[CentOS-devel] Back on CentOS-devel to get some git.centos.org improvements

Mon Jul 7 01:42:23 UTC 2014
Mark Mielke <mark.mielke at gmail.com>

On Sun, Jul 6, 2014 at 9:04 PM, Chris St. Pierre <
chris.a.st.pierre at gmail.com> wrote:

> There's been a lot of discussion on this, which is surprising given that
> this is the wrong place for it.  Maybe next we can discuss how to improve
> AutoYAST or IIS.
> Some people seem to have forgotten that CentOS, despite the recent change
> in employment status of several of its core members, is the *downstream*
> rebuilder.  They get their sources via git.centos.org from a prominent
> North American Linux reseller, just like the rest of us.
> Read that again: CentOS is not special.  They are *consumers* of the
> sources, not the producers.

You have some interesting points... but, this discussion is just as
important for consumers as for producers, and CentOS is both a consumer
*and* a producer, as are many other downstream distros based upon upstream

If you don't believe security is possible... that's fine. Because perfect
security is impossible. But, that doesn't mean people shouldn't try. CentOS
*does* sign SRPM, do they not? Why do they do this? Obviously, somebody
believes this aspect is important?

It seems like some people just want to do what they're already doing (for
better or for worse) and it doesn't really matter what the request is, or
the merit of the request.  Which is fine... but just please admit to it.

> So if CentOS pushed a zillion signed tags to git.centos.org, that'd only
> mean that CentOS trusts those sources.  If, as Nico suggested,
> git.centos.org was pwned, then CentOS just certified bogus sources.  IOW,
> a signed tag from Jim, or Johnny, or KB, or any of the other CentOS devs
> means precisely fuck-all, and not a bit more, because they get the sources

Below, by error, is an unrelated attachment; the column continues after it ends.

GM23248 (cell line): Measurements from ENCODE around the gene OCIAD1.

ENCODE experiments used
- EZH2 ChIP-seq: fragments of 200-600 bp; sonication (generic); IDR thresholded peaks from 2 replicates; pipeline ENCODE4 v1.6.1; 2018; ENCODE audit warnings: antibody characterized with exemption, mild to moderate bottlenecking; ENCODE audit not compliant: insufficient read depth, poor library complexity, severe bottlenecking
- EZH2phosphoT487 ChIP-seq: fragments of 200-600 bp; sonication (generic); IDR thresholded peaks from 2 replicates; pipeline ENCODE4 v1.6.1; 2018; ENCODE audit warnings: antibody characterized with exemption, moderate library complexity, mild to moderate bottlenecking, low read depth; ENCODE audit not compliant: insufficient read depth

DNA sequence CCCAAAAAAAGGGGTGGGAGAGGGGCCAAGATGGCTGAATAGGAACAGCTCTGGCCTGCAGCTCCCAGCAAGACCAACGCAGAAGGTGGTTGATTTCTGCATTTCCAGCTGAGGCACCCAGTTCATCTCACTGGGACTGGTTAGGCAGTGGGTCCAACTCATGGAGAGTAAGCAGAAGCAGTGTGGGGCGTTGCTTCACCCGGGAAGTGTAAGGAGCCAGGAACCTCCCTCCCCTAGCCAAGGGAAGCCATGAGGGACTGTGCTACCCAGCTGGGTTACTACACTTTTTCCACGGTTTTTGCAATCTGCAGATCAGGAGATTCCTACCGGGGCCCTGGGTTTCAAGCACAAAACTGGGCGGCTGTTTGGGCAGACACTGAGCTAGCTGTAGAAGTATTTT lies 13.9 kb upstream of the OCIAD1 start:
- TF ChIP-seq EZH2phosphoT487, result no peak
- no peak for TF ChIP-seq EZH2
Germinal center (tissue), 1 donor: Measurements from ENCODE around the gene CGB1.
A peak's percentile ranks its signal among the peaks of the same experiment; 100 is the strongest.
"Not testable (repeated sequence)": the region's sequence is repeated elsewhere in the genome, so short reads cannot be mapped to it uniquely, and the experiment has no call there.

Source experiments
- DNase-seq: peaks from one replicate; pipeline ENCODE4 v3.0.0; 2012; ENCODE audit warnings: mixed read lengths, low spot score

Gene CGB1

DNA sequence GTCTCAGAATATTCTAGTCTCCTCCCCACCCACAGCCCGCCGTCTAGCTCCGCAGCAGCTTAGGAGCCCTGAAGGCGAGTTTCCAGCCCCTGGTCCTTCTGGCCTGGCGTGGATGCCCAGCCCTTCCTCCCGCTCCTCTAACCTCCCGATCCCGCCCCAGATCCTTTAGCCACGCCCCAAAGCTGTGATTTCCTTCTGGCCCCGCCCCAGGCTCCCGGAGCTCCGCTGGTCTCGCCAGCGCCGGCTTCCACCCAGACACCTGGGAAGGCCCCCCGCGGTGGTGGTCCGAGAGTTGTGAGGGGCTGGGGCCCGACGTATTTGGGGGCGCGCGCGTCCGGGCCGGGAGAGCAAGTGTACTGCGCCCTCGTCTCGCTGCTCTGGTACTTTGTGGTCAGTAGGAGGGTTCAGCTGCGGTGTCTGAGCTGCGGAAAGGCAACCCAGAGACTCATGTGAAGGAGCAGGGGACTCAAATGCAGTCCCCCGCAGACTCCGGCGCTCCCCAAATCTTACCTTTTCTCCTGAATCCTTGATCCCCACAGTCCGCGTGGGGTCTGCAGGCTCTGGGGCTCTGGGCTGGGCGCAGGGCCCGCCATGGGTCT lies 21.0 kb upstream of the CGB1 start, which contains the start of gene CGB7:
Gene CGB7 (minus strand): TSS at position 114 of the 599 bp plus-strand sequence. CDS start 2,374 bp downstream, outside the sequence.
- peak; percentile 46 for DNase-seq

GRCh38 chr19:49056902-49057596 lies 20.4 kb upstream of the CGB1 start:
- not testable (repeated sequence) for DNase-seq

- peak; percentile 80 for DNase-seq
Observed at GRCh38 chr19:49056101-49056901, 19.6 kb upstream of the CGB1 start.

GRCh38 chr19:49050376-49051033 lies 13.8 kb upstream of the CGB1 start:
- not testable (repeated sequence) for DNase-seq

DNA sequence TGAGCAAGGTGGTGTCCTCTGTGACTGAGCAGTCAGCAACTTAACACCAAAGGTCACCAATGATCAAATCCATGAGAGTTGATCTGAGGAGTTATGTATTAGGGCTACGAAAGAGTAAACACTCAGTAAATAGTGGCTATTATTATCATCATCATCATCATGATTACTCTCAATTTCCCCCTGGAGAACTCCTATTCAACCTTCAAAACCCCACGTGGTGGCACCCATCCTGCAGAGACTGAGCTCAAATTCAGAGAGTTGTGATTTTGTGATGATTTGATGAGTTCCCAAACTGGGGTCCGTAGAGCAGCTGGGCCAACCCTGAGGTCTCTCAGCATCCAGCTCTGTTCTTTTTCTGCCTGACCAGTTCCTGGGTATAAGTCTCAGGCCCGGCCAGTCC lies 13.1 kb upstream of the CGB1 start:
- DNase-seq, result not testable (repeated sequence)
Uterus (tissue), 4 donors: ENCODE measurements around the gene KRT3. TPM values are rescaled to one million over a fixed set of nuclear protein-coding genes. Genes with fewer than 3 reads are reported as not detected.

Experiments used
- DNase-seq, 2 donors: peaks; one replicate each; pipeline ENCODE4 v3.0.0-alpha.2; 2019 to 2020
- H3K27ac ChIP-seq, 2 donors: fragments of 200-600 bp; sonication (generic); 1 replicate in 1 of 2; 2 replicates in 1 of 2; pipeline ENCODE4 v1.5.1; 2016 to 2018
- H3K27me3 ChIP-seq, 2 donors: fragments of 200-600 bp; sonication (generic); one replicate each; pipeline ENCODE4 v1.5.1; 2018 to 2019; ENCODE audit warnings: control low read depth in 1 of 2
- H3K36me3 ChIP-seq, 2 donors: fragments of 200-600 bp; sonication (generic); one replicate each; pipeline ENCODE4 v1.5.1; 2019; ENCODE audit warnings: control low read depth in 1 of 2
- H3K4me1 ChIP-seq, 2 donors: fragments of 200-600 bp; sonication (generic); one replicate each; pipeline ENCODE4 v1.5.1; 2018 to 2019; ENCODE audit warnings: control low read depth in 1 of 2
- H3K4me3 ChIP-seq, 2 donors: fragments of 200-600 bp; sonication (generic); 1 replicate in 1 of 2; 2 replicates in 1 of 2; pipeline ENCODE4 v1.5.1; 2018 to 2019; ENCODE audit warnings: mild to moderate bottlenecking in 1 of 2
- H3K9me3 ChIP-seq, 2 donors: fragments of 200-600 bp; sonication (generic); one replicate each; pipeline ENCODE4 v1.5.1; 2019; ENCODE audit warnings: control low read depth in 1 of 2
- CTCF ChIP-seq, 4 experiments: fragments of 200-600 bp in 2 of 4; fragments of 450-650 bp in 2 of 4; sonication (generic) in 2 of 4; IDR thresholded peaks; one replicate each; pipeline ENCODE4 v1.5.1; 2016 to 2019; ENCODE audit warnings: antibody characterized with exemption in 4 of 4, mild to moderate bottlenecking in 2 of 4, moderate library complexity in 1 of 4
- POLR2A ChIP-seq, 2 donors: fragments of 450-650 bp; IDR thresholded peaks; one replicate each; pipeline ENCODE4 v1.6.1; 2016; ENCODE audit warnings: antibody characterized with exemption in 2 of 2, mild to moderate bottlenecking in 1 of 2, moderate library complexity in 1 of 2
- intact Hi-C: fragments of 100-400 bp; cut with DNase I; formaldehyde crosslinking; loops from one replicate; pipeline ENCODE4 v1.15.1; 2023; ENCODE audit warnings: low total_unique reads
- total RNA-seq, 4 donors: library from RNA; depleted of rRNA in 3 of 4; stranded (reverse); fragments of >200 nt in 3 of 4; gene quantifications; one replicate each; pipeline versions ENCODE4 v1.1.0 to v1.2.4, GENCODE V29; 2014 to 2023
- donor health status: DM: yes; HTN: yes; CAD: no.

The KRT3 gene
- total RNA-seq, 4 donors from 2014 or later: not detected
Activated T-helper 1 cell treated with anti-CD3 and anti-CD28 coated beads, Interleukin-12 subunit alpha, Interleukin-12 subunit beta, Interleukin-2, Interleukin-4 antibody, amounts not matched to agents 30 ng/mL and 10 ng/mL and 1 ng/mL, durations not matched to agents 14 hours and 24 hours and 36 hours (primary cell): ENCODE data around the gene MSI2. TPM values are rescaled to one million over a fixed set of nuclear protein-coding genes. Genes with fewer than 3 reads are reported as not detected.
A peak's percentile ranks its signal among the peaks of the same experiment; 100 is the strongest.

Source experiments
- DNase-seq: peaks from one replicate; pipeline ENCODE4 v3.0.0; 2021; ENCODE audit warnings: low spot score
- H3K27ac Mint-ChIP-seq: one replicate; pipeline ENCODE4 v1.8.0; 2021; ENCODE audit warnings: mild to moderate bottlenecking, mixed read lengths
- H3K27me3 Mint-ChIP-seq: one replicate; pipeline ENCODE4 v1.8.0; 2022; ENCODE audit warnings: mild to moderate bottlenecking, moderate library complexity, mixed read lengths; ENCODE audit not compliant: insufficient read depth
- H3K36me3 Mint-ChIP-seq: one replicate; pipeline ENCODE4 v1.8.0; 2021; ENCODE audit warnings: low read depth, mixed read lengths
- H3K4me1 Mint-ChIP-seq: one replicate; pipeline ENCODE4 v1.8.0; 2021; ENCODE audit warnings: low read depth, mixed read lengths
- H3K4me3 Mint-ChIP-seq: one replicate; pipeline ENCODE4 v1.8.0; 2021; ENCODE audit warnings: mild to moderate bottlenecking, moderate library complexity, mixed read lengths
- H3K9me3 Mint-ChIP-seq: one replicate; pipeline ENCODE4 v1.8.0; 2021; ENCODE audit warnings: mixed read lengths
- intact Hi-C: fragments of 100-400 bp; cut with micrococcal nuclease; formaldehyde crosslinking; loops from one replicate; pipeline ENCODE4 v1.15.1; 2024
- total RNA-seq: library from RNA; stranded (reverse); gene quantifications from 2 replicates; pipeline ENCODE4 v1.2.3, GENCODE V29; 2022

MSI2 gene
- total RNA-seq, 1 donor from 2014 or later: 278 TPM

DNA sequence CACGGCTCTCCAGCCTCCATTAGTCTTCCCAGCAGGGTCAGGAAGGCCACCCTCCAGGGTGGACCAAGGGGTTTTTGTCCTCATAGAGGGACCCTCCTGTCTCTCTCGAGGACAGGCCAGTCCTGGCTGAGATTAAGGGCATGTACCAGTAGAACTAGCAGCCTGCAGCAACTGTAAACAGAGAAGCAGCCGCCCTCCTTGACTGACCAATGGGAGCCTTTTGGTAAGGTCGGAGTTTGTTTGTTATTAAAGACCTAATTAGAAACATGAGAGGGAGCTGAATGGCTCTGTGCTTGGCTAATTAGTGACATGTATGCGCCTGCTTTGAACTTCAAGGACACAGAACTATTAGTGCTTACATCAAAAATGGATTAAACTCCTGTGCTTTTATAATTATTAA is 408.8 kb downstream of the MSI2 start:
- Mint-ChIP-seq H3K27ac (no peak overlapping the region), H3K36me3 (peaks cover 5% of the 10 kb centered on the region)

> through the EXACT SAME distribution channel that the rest of us do.  CentOS
> is not special, they just look that way.  Really, if this is the assurance
> you want, just add your own signed tags to your local repo -- it's just as
> meaningful.
> What do we want?  FUCK-ALL!  When do we want it?  NOW!

You are right about "just add your own signed tags". Actually, everybody
who derives should sign what their derived works. That makes it possible to
track back if or when something bad does happen, and we can see where the
problem was introduced. So RedHat should sign their tags, and CentOS should
sign any tags that they create. It's not "FUCK-ALL"... It's evidence that a
particular process was followed that was approved by a particular person.
It's a paper trail that is more difficult to forge. It's not different from
a signature on a form authorizing a change. Yes they can be forged... but
that doesn't mean that "no signature" is better than "signature that can
theoretically be forged".

> If you want *actual* cryptographic assurance that the sources you're
> grabbing from git.centos.org are the same sources pushed there by the
> *upstream* vendor, maybe, just maybe, you should ask that upstream vendor.
>  Otherwise it's just garbage in, garbage out, and they're only certifying
> that the sources you download match the sources someone else downloaded.  I
> guess misery loves company, but that sure doesn't seem helpful.

Yes, the upstream vendor should be asked. That doesn't really add or remove
merit to CentOS signing any tags that CentOS creates.

> I'll warn you, though, since the specter of the all-powerful NSA was
> raised: they already have Red Hat's signing keys.  And yours, too.

They might... but it really sounds like you are saying that because it is
possible for NSA to get past any security, therefore no security makes
perfect sense. It sounds like extending your thinking would conclude that
signing the SRPM is also useless. And for this... if you really do think
this... I think you are quite wrong.
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